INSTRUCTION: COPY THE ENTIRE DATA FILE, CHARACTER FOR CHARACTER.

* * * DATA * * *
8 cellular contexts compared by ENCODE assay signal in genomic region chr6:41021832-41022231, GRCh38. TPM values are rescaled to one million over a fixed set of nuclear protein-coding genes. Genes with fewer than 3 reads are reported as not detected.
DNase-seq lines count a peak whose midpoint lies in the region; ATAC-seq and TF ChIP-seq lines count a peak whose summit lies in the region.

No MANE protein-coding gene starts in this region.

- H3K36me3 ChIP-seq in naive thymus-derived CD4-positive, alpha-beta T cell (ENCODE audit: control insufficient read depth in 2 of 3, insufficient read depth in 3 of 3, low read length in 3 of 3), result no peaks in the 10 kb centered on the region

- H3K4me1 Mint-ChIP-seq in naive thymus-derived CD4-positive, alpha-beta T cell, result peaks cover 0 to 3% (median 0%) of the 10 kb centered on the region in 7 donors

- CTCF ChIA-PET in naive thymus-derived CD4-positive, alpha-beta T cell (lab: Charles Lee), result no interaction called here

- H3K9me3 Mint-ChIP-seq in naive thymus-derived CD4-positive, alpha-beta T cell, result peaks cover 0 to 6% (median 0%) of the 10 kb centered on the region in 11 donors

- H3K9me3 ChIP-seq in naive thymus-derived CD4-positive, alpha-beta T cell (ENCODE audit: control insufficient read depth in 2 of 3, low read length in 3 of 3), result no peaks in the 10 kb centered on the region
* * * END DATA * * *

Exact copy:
8 cellular contexts compared by ENCODE assay signal in genomic region chr6:41021832-41022231, GRCh38. TPM values are rescaled to one million over a fixed set of nuclear protein-coding genes. Genes with fewer than 3 reads are reported as not detected.
DNase-seq lines count a peak whose midpoint lies in the region; ATAC-seq and TF ChIP-seq lines count a peak whose summit lies in the region.

No MANE protein-coding gene starts in this region.

- H3K36me3 ChIP-seq in naive thymus-derived CD4-positive, alpha-beta T cell (ENCODE audit: control insufficient read depth in 2 of 3, insufficient read depth in 3 of 3, low read length in 3 of 3), result no peaks in the 10 kb centered on the region

- H3K4me1 Mint-ChIP-seq in naive thymus-derived CD4-positive, alpha-beta T cell, result peaks cover 0 to 3% (median 0%) of the 10 kb centered on the region in 7 donors

- CTCF ChIA-PET in naive thymus-derived CD4-positive, alpha-beta T cell (lab: Charles Lee), result no interaction called here

- H3K9me3 Mint-ChIP-seq in naive thymus-derived CD4-positive, alpha-beta T cell, result peaks cover 0 to 6% (median 0%) of the 10 kb centered on the region in 11 donors

- H3K9me3 ChIP-seq in naive thymus-derived CD4-positive, alpha-beta T cell (ENCODE audit: control insufficient read depth in 2 of 3, low read length in 3 of 3), result no peaks in the 10 kb centered on the region